Nalzaro: Caindec’s arrogance


SO, THE Land Transportation Office (LTO 7) has launched its “one time, big time” operation against illegally parked vehicles along the national highway of N. Bacalso Ave. last Friday, apprehending some 94 violators. The violators, mostly motorcycle owners, were issued temporary operator’s permit (TOPs), which carry a heavy penalty.

LTO 7 Regional Director Victor Caindec said his personnel confiscated the violators’ driver’s license and issued them tickets for reckless driving for violating Article 5, Section 48 of Republic Act 4136 or the Land Transportation and Traffic Code. He clarified that the violation was not for obstruction. If any of the violators want to complain, they can raise the matter before the court.

The provision states that “No person shall operate a motor vehicle on any highway recklessly or without caution, considering the width, traffic, grades, crossing, curvatures, visibility and other conditions of the highway and conditions of the atmosphere and weather, or so as to endanger the property or the safety or rights of any person or so as to cause excessive or unreasonable damage to the highway.” Take note, under this provision, there is no mention of obstruction.

Caindec said some might question their action on why his personnel charged the violators with reckless driving when they just parked their vehicles along the road. Caindec argued that the vehicles did not get there if these were not driven in the first place.

I don’t know if this story has same logic in Caindec’s reasoning. This happened in Saudi Arabia. A Saudi Arabian national was driving his car. He hit a Filipino worker. He got mad and cursed the OFW saying, “You, Filipino, if you did not come here in Saudi Arabia, I would have not bumped you.”

The other Saturday, Caindec was one of the guests of DYSS anchor Lloyd Suarez in his program “Dialogue on the air,” in which they discussed the traffic situation in Cebu and the campaign against illegally parked vehicles. Caindec warned the public that if some remain hardheaded, he will order his men to burn the vehicles. I don’t know if that was a serious threat or warning or just said in jest.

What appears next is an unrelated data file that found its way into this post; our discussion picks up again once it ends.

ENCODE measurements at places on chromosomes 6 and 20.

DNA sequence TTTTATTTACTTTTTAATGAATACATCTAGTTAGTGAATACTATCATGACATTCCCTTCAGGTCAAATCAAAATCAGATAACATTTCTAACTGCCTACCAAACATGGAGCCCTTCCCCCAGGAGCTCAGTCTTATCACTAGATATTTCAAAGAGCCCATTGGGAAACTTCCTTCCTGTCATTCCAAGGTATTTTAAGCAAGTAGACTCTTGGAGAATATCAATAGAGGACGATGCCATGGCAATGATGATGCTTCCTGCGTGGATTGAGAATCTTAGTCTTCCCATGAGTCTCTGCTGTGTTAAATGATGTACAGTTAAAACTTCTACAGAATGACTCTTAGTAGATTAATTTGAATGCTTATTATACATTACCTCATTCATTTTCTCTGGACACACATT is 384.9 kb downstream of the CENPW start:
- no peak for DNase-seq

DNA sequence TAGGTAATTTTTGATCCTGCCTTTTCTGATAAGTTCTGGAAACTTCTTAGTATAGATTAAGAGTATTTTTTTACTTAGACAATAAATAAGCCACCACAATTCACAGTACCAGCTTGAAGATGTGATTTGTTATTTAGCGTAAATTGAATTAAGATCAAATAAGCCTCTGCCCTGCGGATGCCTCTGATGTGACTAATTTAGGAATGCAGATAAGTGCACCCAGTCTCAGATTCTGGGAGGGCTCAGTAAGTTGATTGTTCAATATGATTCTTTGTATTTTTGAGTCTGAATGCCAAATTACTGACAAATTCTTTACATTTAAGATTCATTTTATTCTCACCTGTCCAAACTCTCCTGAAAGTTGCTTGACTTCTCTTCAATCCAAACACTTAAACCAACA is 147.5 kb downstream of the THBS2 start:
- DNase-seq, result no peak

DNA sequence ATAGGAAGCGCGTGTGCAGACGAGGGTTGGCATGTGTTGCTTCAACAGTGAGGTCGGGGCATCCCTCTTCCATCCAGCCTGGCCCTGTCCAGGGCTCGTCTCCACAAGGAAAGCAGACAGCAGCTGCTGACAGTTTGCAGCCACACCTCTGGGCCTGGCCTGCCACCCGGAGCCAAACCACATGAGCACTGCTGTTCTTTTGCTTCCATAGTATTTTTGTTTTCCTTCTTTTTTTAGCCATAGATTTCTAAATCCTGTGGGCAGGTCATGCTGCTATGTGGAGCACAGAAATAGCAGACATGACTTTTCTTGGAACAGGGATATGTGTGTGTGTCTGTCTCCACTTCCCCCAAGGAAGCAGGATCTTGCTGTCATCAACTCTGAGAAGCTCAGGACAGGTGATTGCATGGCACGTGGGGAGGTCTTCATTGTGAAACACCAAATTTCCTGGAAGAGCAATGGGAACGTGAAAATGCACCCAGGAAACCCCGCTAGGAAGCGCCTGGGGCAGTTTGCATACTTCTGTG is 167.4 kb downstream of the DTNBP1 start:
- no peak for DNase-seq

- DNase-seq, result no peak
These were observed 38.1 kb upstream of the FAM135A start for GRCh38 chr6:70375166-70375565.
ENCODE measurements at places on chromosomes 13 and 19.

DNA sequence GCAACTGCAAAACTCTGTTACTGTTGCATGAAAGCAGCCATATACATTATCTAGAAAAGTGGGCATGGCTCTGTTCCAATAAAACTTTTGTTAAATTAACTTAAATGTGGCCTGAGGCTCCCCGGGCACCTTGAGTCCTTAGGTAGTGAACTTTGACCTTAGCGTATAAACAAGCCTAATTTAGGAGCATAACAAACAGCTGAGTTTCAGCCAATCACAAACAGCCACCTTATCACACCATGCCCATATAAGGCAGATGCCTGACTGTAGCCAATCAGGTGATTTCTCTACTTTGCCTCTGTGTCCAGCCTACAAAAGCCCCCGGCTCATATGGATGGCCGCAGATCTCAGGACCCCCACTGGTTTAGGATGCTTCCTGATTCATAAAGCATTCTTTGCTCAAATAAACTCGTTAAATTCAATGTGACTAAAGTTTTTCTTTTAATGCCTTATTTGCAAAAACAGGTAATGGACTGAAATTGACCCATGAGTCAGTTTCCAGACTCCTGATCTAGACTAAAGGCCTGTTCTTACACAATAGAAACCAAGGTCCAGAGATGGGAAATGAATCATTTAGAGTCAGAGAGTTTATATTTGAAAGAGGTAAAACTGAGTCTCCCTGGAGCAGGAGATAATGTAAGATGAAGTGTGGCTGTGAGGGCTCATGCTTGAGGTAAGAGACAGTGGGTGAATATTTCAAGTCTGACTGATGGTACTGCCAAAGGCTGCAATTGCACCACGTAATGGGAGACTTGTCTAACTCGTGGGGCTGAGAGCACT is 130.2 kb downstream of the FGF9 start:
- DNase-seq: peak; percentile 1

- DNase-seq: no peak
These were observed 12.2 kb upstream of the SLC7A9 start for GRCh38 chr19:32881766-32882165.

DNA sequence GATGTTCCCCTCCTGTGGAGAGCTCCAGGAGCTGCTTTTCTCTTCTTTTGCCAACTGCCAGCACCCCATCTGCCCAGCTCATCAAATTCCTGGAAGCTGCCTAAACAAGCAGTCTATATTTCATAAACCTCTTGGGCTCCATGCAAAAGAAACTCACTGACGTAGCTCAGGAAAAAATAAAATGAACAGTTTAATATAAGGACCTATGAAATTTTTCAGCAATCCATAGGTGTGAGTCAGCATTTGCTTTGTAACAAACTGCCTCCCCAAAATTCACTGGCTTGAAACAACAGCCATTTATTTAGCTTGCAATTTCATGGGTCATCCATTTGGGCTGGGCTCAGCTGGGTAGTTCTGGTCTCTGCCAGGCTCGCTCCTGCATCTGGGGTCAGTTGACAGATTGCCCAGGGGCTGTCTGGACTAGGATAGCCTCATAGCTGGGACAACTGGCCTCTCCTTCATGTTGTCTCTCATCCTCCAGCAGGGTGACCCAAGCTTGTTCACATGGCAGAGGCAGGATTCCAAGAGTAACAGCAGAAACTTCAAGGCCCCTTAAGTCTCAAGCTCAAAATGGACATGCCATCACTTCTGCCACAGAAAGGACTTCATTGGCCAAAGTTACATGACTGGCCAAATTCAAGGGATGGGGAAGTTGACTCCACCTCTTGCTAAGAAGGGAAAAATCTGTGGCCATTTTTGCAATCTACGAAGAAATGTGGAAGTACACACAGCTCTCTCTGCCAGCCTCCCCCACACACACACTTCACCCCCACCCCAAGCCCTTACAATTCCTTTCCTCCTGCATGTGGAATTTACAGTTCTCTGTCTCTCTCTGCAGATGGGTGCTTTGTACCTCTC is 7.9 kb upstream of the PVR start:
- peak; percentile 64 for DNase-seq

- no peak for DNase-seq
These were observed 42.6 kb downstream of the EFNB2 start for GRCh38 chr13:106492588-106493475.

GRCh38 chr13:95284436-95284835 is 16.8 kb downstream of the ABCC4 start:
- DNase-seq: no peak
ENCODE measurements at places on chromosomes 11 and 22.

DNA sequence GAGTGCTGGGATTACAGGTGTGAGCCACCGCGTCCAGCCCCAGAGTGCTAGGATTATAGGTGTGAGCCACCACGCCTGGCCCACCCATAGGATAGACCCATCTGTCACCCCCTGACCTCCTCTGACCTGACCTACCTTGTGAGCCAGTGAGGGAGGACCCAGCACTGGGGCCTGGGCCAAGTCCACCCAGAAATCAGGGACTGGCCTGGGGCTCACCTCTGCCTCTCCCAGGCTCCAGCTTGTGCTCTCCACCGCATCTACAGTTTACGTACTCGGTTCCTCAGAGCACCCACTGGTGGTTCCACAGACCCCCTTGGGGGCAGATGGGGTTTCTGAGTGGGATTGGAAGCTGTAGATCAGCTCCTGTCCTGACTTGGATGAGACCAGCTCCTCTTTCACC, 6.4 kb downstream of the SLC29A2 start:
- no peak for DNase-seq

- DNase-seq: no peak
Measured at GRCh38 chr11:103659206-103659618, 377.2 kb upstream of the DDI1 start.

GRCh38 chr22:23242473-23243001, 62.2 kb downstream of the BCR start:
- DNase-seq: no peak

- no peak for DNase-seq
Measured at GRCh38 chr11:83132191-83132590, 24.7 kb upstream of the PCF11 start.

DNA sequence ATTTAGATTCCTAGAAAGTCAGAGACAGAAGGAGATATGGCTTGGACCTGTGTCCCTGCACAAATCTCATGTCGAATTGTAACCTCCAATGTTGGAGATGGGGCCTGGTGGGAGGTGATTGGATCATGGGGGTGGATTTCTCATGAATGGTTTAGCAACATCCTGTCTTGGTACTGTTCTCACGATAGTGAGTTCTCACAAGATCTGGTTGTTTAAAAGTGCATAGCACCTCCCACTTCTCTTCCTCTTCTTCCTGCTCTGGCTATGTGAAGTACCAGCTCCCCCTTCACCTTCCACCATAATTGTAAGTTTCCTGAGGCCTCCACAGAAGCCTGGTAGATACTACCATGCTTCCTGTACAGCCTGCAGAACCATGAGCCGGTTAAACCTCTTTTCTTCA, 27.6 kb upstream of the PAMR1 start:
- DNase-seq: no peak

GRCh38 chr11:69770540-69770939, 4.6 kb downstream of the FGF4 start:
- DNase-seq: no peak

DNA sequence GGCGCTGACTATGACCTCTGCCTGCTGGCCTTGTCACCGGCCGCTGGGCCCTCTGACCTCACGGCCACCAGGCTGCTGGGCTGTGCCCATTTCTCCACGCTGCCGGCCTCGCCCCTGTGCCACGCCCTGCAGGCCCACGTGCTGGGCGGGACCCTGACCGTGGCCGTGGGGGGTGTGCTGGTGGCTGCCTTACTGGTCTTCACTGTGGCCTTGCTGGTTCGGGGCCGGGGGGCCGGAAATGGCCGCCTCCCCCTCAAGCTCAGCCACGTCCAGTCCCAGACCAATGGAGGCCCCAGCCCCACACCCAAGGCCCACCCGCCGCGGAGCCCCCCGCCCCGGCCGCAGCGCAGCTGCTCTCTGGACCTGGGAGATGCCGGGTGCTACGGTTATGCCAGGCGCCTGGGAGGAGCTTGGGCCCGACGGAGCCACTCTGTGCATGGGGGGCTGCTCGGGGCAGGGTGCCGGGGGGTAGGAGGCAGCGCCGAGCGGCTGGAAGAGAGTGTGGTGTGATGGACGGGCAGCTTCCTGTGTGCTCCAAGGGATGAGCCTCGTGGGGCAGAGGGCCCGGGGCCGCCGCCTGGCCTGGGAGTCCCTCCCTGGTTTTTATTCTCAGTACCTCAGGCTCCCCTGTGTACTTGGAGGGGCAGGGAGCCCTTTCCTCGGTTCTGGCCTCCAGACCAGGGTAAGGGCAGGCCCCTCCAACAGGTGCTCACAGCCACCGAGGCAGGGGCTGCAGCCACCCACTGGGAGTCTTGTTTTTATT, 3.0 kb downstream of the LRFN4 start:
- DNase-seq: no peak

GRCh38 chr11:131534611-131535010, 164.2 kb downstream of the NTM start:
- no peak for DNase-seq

Whether it was a serious warning or said in jest, but with his statement that “those who want to complain on why they charged violators with reckless driving” should “just go to court,” only shows Caindec’s arrogance. Why should LTO charge violators with reckless driving when the apprehended vehicles were just parked there and left unattended by the driver or the owner? They should only be charged for obstruction.

What is reckless driving? Reckless driving is a major moving traffic violation. It is usually a more serious offense than careless driving, improper driving or driving without due care and attention. What are the example of reckless driving? Speeding excessively over the posted limit, illegal passing (example passing on a curve or using the opposing lane, counter-flowing and ignoring and disregarding traffic signs). Reckless driving is often defined as a mental state in which the driver displays a wanton disregard for the rules of the road. A driver’s disregard for common driving procedures often causes accidents.

Will you charge a person for murder over the death of another person when the elements of the killing falls only in homicide? That is unfair and LTO personnel might commit abuse of authority. I am supporting this campaign to clear our national highways of Illegally parked vehicles, but I am asking Caindec not to abuse his power. Bantay baya ug dili ni ninyo sustinihan.


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